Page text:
by Pastor Mark Hudson
This chapter follows the chapter describing and condemning the false prophets in chapter 13. This is another aspect of the corruption of the elders that we read about in chapter 8. Idolatry is rampant in Jerusalem (hence the judgment that their sin provokes). This idolatry is not relegated to a few people, but the elders of Israel are leading this worship of idols, turning their backs deliberately on God. Idolatry pervades the nation and is an affront to the holiness of God.
Yet, these idolatrous elders are seeking to consult God. Many, if not most, people assume anyone can pray to God and He listens. That is His “job” isn’t it? Some consider approaching God an act that God should almost reward. Is that what God thinks? Consider the following:
John 9:31 We know that God does not listen to sinners, but if anyone is a worshiper of God and does his will, God listens to him.
Prov 28:9 If one turns away his ear from hearing the law, even his prayer is an abomination.
I Pt. 3:12 For the eyes of the Lord are on the righteous, and his ears are open to their prayer. But the face of the Lord is against those who do evil.
We should not teach that a person can continue in their rebellion and think they can ask God for help that way a child of God can ask God for help. God does not listen to the prayers of idolaters who persist in their rebellion. In verse 6, the first word God says to these “elders” is “Repent and turn away from your idols, and turn away your faces from all your abominations.” Of course, God tells them to stop. What evil to put anyone or anything above God.
Why is God so upset with idolatry in this passage? In verses 3-4 says they have taken their idols into their hearts and set the stumbling block of their iniquity before their face. Idolatry is both heart-felt and intentional. The idols are called a multitude of idols in v. 4. Idolatry is no small, insignificant, or outward issue. Idolatry concerns the heart and of all the battlefields of the world as massive as they are, the tiny battlefield of your heart is what God concerns Himself about. We think of homes, families, careers, boats, etc. God looks at the heart. Prov 4:23, “Keep your heart with all vigilance, for from it flows the springs of life.” As we read in I Samuel 16:7, “. . . the Lord looks on the heart.”
This is where God puts His finger on in our lives. Not our cars, our bodies, our wealth, or our things of any kind. He looks at the heart. We try to hide our heart, cover it up, and whitewash it but God sees our heart. He wants a heart full of love to Him, bent on obedience which produces deep and satisfying joy.
What is God attempting to straighten out in Ezekiel 17? In v. 5, “that I may lay hold of the hearts of the house of Israel who are estranged from me through their idols.” These were people who still were involved with the temple. They were mixing the worship of Yahweh and the worship of their idols. They wanted both. But God was having none of it. They are estranged from God like a child may be to his parents when they haven’t spoken for years. Like a husband who left a wife. They do not know God. They are strangers to one another. Yet, these idolaters think they can come before a holy God any time they want.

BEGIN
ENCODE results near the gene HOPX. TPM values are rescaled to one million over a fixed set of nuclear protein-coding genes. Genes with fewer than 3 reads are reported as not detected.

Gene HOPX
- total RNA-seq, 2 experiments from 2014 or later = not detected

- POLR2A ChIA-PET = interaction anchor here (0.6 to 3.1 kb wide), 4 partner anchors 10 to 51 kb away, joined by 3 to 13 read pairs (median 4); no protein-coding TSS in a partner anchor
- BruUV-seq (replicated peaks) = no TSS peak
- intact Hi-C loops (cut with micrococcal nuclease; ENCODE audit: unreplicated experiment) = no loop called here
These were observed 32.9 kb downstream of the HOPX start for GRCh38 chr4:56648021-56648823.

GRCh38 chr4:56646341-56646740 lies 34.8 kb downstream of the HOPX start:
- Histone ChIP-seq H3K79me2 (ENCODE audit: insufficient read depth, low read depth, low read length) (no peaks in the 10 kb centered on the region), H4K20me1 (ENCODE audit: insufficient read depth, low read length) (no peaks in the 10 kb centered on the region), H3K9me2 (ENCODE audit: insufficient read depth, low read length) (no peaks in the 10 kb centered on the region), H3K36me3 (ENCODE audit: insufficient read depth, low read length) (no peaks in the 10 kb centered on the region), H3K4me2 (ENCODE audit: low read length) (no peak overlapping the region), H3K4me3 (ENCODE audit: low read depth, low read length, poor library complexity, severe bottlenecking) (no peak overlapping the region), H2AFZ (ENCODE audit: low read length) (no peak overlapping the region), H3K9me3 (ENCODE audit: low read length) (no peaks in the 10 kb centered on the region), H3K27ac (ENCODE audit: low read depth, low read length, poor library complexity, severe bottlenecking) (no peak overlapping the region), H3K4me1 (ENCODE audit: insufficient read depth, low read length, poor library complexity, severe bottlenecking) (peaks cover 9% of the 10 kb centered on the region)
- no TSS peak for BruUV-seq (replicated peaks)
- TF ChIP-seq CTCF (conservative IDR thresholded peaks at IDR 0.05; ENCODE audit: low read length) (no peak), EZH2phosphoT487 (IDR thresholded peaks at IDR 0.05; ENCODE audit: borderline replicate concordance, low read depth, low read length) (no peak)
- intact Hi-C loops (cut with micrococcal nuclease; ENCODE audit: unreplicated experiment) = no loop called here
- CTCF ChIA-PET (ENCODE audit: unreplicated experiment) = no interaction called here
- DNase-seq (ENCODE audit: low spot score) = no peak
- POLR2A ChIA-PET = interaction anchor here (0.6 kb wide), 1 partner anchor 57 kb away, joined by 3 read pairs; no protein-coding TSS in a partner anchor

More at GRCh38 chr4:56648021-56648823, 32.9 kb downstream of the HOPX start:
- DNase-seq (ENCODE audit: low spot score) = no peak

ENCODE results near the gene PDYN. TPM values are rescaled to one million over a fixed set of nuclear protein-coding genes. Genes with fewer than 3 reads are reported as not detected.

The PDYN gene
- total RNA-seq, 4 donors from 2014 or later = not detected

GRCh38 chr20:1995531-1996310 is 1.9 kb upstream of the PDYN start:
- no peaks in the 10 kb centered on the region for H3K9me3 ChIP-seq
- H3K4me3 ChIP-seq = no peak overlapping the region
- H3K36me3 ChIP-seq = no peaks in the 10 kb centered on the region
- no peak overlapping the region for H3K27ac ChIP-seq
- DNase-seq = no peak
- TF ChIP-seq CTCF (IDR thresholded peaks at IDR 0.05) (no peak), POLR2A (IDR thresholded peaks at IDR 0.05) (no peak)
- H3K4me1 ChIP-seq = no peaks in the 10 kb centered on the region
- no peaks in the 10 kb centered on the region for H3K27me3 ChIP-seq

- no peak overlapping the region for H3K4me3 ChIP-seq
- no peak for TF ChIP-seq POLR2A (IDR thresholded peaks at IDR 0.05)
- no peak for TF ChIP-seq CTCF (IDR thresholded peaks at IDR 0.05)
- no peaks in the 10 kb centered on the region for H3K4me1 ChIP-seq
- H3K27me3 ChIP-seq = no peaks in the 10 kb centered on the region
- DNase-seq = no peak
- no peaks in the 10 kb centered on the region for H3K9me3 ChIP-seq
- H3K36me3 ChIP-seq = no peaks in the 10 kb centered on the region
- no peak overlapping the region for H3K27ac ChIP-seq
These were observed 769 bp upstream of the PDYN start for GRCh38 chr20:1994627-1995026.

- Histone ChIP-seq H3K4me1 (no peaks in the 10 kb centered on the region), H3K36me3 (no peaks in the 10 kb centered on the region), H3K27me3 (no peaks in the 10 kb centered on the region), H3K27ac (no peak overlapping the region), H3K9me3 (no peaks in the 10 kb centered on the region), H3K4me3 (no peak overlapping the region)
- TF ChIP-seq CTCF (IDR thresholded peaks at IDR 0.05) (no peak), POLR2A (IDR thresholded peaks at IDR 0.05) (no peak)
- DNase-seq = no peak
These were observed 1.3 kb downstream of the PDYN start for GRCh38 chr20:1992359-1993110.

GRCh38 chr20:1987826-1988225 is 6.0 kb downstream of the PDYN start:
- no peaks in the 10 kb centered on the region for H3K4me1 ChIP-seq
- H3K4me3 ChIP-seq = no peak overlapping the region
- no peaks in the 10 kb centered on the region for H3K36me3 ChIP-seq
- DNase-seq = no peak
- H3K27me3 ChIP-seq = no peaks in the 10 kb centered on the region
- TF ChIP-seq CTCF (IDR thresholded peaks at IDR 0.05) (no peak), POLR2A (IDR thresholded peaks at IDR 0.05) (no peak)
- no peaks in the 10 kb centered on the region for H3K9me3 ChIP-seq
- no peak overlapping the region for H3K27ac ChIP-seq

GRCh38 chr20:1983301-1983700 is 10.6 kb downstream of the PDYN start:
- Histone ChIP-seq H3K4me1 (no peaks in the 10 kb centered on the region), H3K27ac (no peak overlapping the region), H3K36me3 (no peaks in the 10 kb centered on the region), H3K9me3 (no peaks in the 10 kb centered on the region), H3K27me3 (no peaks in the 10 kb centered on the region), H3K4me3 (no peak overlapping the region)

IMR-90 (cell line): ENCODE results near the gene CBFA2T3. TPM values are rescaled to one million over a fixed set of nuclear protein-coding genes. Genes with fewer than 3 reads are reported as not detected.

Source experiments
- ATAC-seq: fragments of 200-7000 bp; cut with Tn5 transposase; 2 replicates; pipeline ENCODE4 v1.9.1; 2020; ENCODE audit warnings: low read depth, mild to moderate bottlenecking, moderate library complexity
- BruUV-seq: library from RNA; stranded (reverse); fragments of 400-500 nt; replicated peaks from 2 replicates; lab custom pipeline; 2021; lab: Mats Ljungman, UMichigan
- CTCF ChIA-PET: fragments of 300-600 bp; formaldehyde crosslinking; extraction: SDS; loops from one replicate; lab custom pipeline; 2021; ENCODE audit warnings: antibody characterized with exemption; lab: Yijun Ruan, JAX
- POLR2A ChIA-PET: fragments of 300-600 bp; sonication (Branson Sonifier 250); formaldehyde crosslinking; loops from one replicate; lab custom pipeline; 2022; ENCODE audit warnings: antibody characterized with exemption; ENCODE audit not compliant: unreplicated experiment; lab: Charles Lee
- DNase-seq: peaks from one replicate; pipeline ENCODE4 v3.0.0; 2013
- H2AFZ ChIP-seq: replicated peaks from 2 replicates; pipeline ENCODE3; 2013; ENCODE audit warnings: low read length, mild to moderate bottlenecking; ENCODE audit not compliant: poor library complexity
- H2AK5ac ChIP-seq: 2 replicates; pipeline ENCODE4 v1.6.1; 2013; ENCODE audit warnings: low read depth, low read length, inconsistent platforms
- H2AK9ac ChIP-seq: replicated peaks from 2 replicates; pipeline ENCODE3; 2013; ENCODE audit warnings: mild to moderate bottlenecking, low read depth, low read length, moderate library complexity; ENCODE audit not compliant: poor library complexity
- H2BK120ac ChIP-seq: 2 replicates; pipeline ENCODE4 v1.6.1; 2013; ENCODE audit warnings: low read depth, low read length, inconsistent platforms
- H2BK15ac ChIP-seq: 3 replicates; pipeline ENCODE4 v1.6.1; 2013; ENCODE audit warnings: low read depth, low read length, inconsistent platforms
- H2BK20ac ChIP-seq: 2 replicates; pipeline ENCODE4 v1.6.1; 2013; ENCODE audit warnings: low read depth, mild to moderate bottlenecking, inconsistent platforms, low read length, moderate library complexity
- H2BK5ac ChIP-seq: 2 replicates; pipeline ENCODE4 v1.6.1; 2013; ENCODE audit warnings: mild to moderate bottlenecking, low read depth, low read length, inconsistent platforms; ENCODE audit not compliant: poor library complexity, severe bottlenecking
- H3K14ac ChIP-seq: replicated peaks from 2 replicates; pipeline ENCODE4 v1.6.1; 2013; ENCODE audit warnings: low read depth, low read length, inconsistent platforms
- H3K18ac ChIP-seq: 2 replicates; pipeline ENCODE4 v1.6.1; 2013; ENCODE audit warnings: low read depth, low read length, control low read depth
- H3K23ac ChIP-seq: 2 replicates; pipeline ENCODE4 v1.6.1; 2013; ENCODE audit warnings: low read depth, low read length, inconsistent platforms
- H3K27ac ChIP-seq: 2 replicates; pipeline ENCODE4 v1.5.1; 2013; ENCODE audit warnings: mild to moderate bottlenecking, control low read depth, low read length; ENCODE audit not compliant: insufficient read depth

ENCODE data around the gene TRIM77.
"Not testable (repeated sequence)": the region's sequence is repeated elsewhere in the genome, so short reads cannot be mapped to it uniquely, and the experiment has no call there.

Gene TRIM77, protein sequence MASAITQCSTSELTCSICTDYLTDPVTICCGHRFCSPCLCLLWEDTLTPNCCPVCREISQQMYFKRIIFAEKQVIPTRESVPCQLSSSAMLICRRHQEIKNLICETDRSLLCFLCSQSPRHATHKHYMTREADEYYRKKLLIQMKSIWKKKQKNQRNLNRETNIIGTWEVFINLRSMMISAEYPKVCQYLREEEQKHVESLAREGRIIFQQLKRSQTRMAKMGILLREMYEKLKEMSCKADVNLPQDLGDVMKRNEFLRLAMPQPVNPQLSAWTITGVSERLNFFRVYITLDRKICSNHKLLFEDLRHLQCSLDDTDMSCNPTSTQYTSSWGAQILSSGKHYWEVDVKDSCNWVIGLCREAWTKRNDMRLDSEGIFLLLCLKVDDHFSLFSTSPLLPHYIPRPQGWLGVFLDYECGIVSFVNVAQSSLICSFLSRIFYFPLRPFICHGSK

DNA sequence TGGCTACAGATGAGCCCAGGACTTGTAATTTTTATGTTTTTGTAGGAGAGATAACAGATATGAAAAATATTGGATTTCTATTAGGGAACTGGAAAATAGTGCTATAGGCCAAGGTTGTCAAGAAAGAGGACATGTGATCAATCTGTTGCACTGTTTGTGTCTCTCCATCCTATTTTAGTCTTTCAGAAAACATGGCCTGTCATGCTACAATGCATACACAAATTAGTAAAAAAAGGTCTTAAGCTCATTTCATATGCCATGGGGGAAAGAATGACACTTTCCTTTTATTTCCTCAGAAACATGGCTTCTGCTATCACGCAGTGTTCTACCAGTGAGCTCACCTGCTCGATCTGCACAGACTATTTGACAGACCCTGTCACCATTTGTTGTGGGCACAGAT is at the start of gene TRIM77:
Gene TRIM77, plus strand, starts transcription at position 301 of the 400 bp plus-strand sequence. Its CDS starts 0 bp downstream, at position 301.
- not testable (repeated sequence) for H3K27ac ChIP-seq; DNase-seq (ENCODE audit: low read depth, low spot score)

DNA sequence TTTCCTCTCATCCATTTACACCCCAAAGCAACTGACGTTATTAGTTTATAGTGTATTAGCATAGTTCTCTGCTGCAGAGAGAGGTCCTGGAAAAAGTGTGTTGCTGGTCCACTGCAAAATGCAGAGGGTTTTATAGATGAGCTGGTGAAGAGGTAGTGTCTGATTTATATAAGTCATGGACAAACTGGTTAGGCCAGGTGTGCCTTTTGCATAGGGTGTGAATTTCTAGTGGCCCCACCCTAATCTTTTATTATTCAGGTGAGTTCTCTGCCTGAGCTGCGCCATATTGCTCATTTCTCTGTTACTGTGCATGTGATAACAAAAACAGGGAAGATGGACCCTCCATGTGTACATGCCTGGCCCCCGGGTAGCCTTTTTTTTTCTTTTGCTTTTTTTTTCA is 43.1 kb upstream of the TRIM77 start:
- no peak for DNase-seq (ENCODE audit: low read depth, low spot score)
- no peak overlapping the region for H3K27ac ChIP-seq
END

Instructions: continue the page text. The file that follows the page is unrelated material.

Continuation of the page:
We have no intrinsic or inherent right to approach a holy God. In fact, in this passage, vs. 7-8, God responds by stating, “I the Lord will answer him myself. And I will set My face against that man. I will make him a sign and byword and cut him off from the midst of my people.” In verse 3, God asks, “Should I indeed let myself by consulted by them?” The reader should supply a resounding “NO!”
In vs 12ff we read of three men: Noah, Daniel, and Job who are repeatedly used to expose the wickedness of the nation. This is unusual for a few reasons. Noah and Job are ancient figures. Daniel is a contemporary so Daniel must had quite a reputation. Second, in covenantal thinking, the man or parents include the children. When Noah went on the ark so did his family. When Lot left Sodom, he included his family. When Rahab was spared so was her family. But not in this case. The people are so bad, God is suspending the normal way He deals with his people. In this case, only the individual, and only the rarest of believers will be spared. So, you are safe if you are as righteous as Job, Noah, or Daniel. How do you think you stack up against one of those men?
The future does not look good for Jerusalem. Normally those inside Jerusalem are safe. Not this time. Why? At the end of the chapter, we read this verse, “and you shall know that I have not done without cause all that I have done in it, declares the Lord GOD.” They deserve the exile and the destruction of the temple. In fact, they almost asked for it.
Dear heavenly Father, look again at our dark, sinful hearts. Apart from You, there is no good thing in us but only death, sin, and rebellion. Cause us to turn to You the Giver of life, the Light of life, and the true Word from God. Keep pointing out our sin. We welcome You into the places we are ashamed of and try to conceal. Come Holy Spirit, cleanse and purify. In Christ’s name, Amen.